1)  they bring resources, including capital, knowledge and their own IT-based business practices, wherever they operate and diffuse these resources to their employees

and to local firms with which they do business.


2) MNCs bring competition to local markets, creating pressure for local firms to adopt these technologies and business practices in order to survive.



3) They drive e-business diffusion through their coordination of global production networks. Production in manufacturing industries such as autos, electronics, textiles and toys has extended

across national borders and become increasingly globalized or regionalized. During the last two decades, global production networks have expanded into developing regions such as Asia, Latin America and Eastern Europe. Many service industries have also begun to globalize in recent years, with call centres, IT services, software production and business process outsourcing (BPO) moving to diverse places such as India, Ireland, Israel, Russia, the Caribbean and the Philippines



4) The integration of countries into global production networks often involves the adoption of e-business as a condition for participation.


5) Institutions such as the World Trade Organization (WTO), the International Telecommunication Union (ITU) and the World Intellectual Property Organization (WIPO) have been instrumental in creating more open rules and effective regulations for trade, investment, telecommunications and intellectual property.


6) The WTO has extended global trade rules to include services, such as financial services and telecommunications, helping to provide a better technical and financial infrastructure to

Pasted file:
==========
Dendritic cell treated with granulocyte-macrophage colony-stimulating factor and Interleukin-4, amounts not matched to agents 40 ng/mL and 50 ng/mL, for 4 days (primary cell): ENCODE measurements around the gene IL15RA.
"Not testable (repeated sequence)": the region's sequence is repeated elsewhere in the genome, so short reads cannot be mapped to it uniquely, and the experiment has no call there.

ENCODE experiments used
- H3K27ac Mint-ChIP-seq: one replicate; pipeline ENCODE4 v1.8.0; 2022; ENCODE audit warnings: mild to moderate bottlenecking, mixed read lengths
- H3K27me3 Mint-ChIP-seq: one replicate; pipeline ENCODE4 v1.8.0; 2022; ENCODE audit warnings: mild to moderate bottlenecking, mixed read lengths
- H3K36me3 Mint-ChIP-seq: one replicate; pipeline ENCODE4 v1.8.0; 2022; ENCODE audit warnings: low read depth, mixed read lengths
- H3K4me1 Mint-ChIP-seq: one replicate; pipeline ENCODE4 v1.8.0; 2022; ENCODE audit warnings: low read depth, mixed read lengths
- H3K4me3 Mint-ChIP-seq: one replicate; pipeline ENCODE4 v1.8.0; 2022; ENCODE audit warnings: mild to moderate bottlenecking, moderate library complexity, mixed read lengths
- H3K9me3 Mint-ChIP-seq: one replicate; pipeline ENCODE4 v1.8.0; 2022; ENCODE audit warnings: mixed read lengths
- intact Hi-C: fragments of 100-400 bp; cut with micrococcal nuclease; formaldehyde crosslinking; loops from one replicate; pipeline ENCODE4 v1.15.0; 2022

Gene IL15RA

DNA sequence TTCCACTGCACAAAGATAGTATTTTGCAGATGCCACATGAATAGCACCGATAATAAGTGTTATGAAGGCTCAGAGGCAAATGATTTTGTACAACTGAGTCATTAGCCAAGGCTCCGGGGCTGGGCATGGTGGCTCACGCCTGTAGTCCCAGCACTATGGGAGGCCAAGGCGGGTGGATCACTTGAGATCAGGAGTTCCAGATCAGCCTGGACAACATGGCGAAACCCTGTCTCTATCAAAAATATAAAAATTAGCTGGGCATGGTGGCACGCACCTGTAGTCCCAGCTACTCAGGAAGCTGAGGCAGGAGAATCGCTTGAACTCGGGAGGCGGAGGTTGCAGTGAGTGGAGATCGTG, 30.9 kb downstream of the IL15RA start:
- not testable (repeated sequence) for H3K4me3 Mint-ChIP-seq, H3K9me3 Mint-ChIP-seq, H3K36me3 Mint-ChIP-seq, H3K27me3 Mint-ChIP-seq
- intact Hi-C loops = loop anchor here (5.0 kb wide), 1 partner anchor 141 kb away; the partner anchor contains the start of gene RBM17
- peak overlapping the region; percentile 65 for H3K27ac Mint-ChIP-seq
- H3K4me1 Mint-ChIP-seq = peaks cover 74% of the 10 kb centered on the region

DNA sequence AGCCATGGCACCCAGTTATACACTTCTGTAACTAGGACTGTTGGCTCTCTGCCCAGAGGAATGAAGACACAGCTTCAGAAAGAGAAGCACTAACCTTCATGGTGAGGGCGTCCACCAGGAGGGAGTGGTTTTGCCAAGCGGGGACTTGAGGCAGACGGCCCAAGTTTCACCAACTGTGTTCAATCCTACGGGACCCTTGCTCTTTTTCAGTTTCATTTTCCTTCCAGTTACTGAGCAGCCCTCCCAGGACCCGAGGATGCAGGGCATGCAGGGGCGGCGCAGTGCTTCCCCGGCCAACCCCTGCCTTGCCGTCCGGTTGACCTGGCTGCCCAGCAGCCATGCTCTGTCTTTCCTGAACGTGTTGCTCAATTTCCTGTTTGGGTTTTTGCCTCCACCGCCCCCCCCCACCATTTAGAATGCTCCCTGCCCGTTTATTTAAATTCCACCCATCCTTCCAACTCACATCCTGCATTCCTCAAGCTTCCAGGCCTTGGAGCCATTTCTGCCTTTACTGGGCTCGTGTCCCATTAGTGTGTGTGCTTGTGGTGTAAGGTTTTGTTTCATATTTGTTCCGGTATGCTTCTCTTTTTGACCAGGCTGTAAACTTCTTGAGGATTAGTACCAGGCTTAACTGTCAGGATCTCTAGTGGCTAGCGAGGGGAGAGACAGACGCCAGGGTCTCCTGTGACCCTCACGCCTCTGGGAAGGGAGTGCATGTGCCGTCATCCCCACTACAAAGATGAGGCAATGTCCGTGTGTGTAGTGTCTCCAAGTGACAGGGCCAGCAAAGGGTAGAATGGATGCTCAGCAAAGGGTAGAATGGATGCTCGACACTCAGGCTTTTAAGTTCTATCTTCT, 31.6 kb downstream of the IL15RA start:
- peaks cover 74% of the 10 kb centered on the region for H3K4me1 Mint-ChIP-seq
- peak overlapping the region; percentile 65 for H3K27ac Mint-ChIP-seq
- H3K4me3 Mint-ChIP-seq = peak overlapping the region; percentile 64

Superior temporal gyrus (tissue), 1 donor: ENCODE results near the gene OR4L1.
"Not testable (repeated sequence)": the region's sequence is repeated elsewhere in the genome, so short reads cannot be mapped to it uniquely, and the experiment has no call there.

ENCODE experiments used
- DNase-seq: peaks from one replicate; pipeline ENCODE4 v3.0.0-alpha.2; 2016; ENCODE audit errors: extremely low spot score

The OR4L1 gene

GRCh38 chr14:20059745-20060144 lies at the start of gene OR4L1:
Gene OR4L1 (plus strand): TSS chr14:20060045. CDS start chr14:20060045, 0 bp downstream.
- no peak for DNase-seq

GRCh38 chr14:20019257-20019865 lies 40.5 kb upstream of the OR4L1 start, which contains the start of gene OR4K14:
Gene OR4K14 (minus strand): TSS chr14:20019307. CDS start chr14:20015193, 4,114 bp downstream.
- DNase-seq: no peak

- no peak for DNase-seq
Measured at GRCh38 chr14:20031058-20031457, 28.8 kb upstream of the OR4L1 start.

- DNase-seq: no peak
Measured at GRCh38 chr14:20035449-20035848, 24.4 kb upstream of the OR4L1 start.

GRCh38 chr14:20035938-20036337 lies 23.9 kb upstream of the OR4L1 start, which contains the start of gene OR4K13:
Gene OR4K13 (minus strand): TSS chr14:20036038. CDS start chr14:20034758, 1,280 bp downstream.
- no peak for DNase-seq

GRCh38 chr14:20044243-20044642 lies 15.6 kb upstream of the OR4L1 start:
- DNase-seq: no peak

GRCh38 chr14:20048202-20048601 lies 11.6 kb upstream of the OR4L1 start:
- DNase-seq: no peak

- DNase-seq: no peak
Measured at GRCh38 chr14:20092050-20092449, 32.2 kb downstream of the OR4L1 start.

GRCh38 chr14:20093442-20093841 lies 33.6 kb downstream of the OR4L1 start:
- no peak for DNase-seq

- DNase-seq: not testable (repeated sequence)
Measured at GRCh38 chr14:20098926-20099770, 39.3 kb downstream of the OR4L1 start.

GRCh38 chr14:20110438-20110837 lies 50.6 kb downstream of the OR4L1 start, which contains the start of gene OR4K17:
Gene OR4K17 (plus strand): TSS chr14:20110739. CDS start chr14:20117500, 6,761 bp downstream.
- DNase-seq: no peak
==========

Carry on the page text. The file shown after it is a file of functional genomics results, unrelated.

support e-business.


7) The ITU has promoted telecommunications liberalization and the expansion of low-cost telecommunications, wireless and Internet services to developing countries. Lower costs and greater diffusion of telecommunications and the Internet have facilitated the global expansion of e-business and also supported IT-enabled business strategies such as offshore outsourcing of business operations.


8) Under the WTO agreements on the trade-related aspects of intellectual property rights (TRIPS) set common international rules for intellectual property protection. These are important in building the necessary confidence for intellectual property holders to provide more content online, and encourage greater production of intellectual property worldwide.


MNCs try to standardize internal practices worldwide and push their suppliers and partners to align processes and technologies with those of the MNC. Countries that sign WTO and other agreements are forced to accept global norms that reduce differences in national policies.







By 2016, there will be 3 billion Internet users globally—almost half  the world’s population. The Internet economy will reach $4.2 trillion  in the G-20 economies. If it were a national economy, the Internet  economy would rank in the world’s top five, behind only the U.S.,  China, Japan, and India, and ahead of Germany. Across the G-20, it already amounted to 4.1 percent of GDP, or $2.3 trillion, in 2010—surpassing the economies of Italy and Brazil. The Internet is contributing

up to 8 percent of GDP in some economies, powering growth, and creating jobs


"The United States is the largest player in the global Internet supply ecosystem, capturing more than 30 percent of global Internet revenues and more than 40 percent of net income. It is also the country with the most balanced structure within the global ecosystem among the 13 countries studied, garnering relatively equal contributions from hardware, software and services, and telecommunications. The United Kingdom and Sweden are changing the game, in part driven by the importance and the performance of their telecom operators. India and China are strengthening their position in the global Internet ecosystem rapidly with growth rates of more than 20 percent. France, Canada, and Germany have an opportunity to leverage their strong Internet usage to increase their presence in the supply ecosystem. Other Asian countries are rapidly accelerating their influence on the Internet economy at faster rates than Japan. Brazil, Russia and Italy are in the early stages of Internet supply. They have strong potential for growth." (McKinsey report, 2015)




GDP/Net chart (p.8)